Graduation is a weird thing. I should probably say “event” or “achievement,” but my ambiguity towards graduation and what it all means makes it seem appropriate to deem the act as more of an amorphous blob than anything solid and definable. I attended one college graduation as a kid and it didn’t mean much to me. I never dreamed of the day I would graduate from college so when the day came it was more of a blur than a gratifying experience. My own uncertainty towards college in general probably has a lot to do with it. This thing they call “college” seemed more like a four year vacation than an era of higher learning the majority of the time. Just the next step in this process called “life.”
I think what disappointed me most on that fateful day was the shit graduation speech my school president barfed up as she walked in the door that morning. The only thing I can remember her blabbing about was a statue of some wrestler dude outside the building and the fact that the Olympic wrestling trials had taken place a few weeks prior where we were now sitting. She went on and on about wrestling to a stadium full of Liberal Arts students. Very relate-able. Made me want to flash everyone in attendance as I crossed the stage.
All in all, she made it clear which event meant more, and that felt like shit. Maybe some clarity on what the last four years were supposed to mean? Words of encouragement for the future? Direction? Insight on “the real world?” But that’s expecting too much from someone of Sally Mason’s caliber. Like most of academia, she can’t say much about the real world or speak of practical applications (hence this waste of four years). And in my dismay for what was meant to be an inspiring event, I’ve come across a few lucky graduating classes who got their money’s worth.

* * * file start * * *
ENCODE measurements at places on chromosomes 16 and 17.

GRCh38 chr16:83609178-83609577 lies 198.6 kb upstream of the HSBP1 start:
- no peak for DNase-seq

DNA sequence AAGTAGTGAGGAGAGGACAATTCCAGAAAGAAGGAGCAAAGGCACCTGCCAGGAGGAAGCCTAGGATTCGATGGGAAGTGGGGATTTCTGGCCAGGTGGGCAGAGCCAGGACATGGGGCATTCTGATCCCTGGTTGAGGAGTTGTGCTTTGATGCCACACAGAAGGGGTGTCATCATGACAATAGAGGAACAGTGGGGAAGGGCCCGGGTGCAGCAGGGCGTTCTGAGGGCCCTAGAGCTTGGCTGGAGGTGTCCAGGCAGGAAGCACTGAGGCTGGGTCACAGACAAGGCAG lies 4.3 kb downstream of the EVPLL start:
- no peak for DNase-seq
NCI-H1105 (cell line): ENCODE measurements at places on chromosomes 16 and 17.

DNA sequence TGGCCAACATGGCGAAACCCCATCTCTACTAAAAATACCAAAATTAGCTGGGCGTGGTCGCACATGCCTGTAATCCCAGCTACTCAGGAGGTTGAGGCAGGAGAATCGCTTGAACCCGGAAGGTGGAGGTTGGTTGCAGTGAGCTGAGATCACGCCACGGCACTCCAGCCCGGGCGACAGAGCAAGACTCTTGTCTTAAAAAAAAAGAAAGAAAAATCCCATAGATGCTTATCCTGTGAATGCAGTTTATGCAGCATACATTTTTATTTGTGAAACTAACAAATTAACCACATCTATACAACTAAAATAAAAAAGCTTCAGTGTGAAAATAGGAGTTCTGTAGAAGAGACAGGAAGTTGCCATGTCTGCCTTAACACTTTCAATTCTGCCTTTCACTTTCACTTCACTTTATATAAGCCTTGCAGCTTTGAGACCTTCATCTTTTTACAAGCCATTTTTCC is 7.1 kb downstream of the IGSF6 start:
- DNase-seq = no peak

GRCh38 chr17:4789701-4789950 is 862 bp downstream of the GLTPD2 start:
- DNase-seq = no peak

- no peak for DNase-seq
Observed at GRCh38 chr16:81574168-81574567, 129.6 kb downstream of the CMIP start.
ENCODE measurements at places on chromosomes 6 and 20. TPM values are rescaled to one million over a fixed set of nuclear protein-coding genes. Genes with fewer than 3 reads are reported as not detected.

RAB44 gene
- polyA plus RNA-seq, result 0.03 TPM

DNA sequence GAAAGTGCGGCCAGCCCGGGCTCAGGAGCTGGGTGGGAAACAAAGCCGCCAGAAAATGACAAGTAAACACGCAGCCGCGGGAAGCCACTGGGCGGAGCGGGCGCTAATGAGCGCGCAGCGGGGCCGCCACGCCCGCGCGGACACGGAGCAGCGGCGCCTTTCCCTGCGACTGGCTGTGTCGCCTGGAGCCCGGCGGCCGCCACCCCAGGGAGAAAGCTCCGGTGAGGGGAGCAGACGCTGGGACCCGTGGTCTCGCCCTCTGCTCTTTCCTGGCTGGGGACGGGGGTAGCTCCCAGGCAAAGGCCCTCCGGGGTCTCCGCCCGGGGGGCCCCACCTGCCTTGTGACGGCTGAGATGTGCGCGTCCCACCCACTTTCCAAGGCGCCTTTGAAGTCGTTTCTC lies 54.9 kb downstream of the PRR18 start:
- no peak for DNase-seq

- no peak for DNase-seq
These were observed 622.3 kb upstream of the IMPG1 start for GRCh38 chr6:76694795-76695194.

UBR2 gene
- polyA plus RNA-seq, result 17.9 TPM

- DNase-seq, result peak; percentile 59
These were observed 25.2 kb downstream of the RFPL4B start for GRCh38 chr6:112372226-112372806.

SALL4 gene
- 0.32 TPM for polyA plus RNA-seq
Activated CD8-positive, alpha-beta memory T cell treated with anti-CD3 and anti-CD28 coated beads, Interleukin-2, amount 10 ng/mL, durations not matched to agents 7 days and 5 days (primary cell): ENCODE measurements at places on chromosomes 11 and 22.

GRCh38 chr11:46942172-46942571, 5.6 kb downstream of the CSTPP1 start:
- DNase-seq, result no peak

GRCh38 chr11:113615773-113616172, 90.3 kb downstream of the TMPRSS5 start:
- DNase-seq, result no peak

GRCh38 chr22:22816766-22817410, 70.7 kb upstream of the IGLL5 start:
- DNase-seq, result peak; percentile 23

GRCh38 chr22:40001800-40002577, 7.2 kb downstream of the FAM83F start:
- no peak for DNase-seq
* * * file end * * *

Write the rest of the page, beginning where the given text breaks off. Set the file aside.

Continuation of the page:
The first features Neil Boortz’s address to the 2012 graduating class of Texas A&M (.pdf link), and deals with this issue of college faculties and their propensity for H.U.B.S. He goes on quite a riff concerning how the country is run, as well, and clearly demarcates the difference between liberals and conservatives (some of his views may seem extreme), but all in all he does a great job of clearing the air and delivering a fresh input. It’s a longer read, but well worth it. Maybe just read his “random thoughts” wrap-up if you’re a lazy piece of shit.
But that’s all a bit heavy on the “problems of America” and very much something your dad would send you to get you off your lazy ass (my dad sent me that speech, no joke). Next up is David McCullough Jr.’s speech to bunch of rich high school kids. You might have heard something about this historian’s “You’re Not Special” theme, as it has circulated the last few weeks. It stands as more middle-ground compared to the last and is motivational and humorous instead of so heavy and opinionated. David even addresses the “YOLO” phenomenon.
And finally, I present you the most light-hearted, yet surprisingly motivational speech. Presented by the youngest of the three who has the least traditional job, maybe it can stand as the “new” success route. Eugene Mirman writes and does some voices for the animated show Bob’s Burgers and obviously loves it. You probably won’t be running a major corporation following his advice, but you didn’t want that anyway, right?
But let’s get real. Here’s a nice, friendly motivation speech from Immortal Technique showcasing how far you can go.
And in case you are gunning for that high-up chairman-of-the-board type career steez, take this with you for some enjoyment: